In 2006, the FAA Airport Improvement Program awarded Wilmington International Airport $10,526,342. $3 million was allocated to improve runway safety areas and $7,526,342 was allocated to expand the Airports apron area, rehabilitate Runway 6/24, and rehabilitate Taxiways B, C, and E. Runway 6/24 had not been rehabilitated in more than 30 years. Rehabilitation of Runway 17/35 was completed in 2014, and the project was honored with the Ray Brown Airport Pavement Award, which recognizes the highest-quality U.S. airfield pavement produced each year.[30]

With passenger numbers continuing to grow rapidly, the airport began an $86 Million terminal expansion project in 2018. The project is divided into three phases. Phase 1 reconstructed the TSA and DHS baggage screening facilities, and was largely unseen by passengers. Phase 1 began construction in Summer 2018, and finished construction in April 2019. Phase 2 will expand the ticketing areas and airport offices. Construction for Phase 2 began in April 2019 and is expected be complete in Summer 2020. Phase 3 will involve renovating and expanding the concourse and TSA checkpoint to include more gates and screening lanes. Phase 3 is scheduled to begin in Fall 2020 and be complete in early 2022.[31]


ILM Logo on side of main terminal building

Wilmington International Airport is owned by New Hanover County. In 1987, New Hanover County created the New Hanover County Airport Authority to assist the airport director in running the Airport. The Airport is leased to the Airport Authority from New Hanover County for $1 per year until the year 2019.

The current Airport Director is Julie Wilsey, AAE and the Deputy Director is Gary Broughton, CM. The New Hanover County Airport Authority has seven board members.

See also[edit]


  1. ^ a b FAA Airport Form 5010 for ILM PDF, effective March 29, 2018.
  2. ^ a b "Wilmington Airport Documents". Fly ILM. Retrieved March 4, 2019.
  3. ^ a b O'NEAL, CHRISTINA HALEY. "ILM reports annual passenger record". WilmingtonBiz. Retrieved March 4, 2019.
  4. ^ "Airport Authority • Fly ILM". Fly ILM. Retrieved August 14, 2018.
  5. ^ "Bluethenthal, Arthur "Bluey"". Jewsinsports.org. Retrieved December 22, 2010.
  6. ^ "Home of Distinction: Family Treasure". Wrightsville Beach Magazine. January 2009. Retrieved December 22, 2010.
  7. ^ Joseph Siegman (2000). Jewish Sports Legends: The International Jewish Hall of Fame. Brassey's. p. 87. ISBN 978-1-57488-284-1.
  8. ^ Susan Taylor Block (1998). Along the Cape Fear. Arcadia Publishing. p. 29. ISBN 978-0-7524-0965-8.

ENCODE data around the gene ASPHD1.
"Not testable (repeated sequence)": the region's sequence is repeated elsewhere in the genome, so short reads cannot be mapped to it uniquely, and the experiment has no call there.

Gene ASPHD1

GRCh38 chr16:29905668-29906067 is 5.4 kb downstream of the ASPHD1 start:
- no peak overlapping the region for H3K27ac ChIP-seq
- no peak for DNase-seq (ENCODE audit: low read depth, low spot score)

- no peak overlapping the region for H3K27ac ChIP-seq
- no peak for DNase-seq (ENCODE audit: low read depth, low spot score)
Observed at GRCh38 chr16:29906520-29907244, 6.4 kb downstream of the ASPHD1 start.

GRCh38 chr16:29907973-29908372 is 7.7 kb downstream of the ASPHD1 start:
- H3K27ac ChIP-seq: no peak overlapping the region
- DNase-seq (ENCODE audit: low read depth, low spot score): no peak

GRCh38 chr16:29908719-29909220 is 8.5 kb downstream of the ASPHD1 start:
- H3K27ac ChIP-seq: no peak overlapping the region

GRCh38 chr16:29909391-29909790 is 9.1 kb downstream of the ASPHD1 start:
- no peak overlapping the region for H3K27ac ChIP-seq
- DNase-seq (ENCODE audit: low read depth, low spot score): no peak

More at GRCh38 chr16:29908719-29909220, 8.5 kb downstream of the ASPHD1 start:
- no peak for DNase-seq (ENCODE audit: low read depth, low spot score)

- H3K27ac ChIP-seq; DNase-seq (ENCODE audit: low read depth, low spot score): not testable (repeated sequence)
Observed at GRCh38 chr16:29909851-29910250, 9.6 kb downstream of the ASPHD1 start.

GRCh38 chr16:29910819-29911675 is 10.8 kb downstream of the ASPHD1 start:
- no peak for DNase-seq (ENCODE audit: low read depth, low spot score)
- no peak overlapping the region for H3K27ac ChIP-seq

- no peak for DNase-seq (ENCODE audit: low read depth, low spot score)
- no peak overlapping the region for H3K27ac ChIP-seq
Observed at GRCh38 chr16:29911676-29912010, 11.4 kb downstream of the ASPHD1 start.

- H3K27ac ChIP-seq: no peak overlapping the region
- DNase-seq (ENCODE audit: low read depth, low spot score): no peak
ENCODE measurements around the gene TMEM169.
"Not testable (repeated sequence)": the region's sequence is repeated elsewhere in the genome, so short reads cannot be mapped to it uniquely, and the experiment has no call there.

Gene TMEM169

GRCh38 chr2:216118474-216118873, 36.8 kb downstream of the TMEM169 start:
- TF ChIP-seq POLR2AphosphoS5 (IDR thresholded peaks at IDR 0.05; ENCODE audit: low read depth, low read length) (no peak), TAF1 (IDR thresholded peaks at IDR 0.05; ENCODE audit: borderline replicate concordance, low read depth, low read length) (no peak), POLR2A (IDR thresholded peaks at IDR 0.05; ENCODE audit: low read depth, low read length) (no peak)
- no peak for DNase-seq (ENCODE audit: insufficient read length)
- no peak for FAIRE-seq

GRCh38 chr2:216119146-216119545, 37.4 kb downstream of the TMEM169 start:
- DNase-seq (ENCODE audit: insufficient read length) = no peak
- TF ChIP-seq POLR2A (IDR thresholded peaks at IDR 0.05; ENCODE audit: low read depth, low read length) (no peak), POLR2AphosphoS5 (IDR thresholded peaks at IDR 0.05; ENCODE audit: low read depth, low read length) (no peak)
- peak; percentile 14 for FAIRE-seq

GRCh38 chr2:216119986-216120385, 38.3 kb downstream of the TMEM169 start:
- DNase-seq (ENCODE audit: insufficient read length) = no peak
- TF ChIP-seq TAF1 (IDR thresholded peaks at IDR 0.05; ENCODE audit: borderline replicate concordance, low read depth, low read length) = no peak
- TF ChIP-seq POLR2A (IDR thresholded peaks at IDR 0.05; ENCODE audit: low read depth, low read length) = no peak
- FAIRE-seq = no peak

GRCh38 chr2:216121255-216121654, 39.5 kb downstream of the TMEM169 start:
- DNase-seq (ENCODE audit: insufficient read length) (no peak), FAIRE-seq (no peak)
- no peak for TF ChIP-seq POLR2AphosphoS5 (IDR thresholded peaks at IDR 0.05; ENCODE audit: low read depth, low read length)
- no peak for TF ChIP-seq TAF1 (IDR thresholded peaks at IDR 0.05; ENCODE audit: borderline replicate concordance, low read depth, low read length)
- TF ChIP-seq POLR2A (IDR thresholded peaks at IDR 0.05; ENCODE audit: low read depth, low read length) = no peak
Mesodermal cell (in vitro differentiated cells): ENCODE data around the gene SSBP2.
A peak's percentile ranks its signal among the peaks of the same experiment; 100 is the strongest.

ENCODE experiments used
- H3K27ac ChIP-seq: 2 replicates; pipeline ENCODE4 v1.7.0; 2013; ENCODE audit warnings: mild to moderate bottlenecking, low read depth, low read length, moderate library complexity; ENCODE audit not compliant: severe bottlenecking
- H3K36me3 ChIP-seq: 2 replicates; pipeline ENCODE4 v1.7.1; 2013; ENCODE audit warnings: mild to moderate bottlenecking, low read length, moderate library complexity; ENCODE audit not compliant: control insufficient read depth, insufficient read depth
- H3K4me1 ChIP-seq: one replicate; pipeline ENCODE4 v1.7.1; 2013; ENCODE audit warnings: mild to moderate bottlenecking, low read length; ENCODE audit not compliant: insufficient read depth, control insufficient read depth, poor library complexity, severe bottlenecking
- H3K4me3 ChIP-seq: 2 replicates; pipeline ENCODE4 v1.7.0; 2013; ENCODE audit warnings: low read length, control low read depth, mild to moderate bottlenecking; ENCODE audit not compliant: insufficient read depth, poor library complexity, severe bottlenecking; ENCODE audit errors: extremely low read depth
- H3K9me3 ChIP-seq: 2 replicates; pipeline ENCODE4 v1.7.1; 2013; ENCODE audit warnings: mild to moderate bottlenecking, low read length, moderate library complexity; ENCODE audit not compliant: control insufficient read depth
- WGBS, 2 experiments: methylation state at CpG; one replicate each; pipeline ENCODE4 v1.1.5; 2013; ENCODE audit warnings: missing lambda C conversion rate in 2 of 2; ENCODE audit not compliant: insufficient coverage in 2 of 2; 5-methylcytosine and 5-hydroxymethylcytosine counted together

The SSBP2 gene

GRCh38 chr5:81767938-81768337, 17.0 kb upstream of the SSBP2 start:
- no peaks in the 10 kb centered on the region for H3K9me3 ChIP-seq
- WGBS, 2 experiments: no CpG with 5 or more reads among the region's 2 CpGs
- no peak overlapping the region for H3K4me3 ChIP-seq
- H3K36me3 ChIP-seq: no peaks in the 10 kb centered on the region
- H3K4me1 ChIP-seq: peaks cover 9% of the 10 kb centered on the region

9. ^ McGrath, Gareth (January 5, 2011). "Is there a secret underground military base at Wilmington International Airport?". StarNews. Retrieved October 3, 2018.
  10. ^ Ware, Jim (August 21, 2012). "What is the runway that is grown over at ILM? Was it part of Bluethenthal Field?". StarNews. Retrieved October 3, 2018.
  11. ^ http://ncpedia.org/aviation/piedmont-airlines
  12. ^ "ILM75p1". www.departedflights.com. Retrieved October 3, 2018.
  13. ^ http://www.starnewsonline.com/article/20110526/ARTICLES/110519816?p=all&tc=pgall
  14. ^ http://www.starnewsonline.com/article/20110113/ARTICLES/110119820?p=all&tc=pgall
  15. ^ http://www.starnewsonline.com/article/20110314/ARTICLES/110319818?p=all&tc=pgall
  16. ^ NASA Names North Carolina Airport Emergency Landing Site for Shuttle
  17. ^ Gannon, Patrick (August 25, 2009). "Why is there a blue and white government plane flying around Wilmington Airport (ILM)?". StarNews. Retrieved October 3, 2018.
  18. ^ a b c d "New Hanover County Airport Burn Pit". US Environmental Protection Agency. Retrieved December 17, 2010.
  19. ^ "Search Superfund Site Information". cumulis.epa.gov. EPA. Retrieved April 20, 2017.
  20. ^ http://aviation-safety.net/database/record.php?id=19620822-0
  21. ^ https://prowrestlingstories.com/pro-wrestling-stories/two-plane-crashes-that-changed-the-professional-wrestling-world-forever/
  22. ^ http://www.canoe.ca/SlamWrestlingFlair/planecrash-can.html
  23. ^ http://aviation-safety.net/database/record.php?id=19870423-1
  24. ^ http://aviation-safety.net/database/record.php?id=19900504-1
  25. ^ "Wilmington Airport & Departure Information • Fly ILM". Fly ILM. Retrieved October 3, 2018. The destinations are ATL, CLT, DCA, IAD, LGA, ORD, and PHL.
  26. ^ "Airport Activity ✈ Wilmington Intl Airport (Wilmington, NC) [KILM]". FlightAware. Retrieved October 3, 2018.
  27. ^ O'Neal, Christina Haley (May 31, 2018). "American Airlines adds daily nonstop flights between ILM, Dallas Fort Worth". WilmingtonBiz. Retrieved October 3, 2018.
  28. ^ "RITA | BTS | Transtats". Bureau of Transportation Statistics. January 2017. Retrieved October 2, 2019.
  29. ^ http://airnav.com/airport/KILM
  30. ^ "S.T. Wooten Corp. Wins National Airport Paving Award". ForConstructionPros.com. AC Business Media. January 29, 2014. Retrieved February 2, 2015.
  31. ^ http://www.wilmingtonbiz.com/more_news/2018/07/19/airport_terminal_expansion_project_set_to_move_forward_ahead_of_schedule/17750

External links[edit]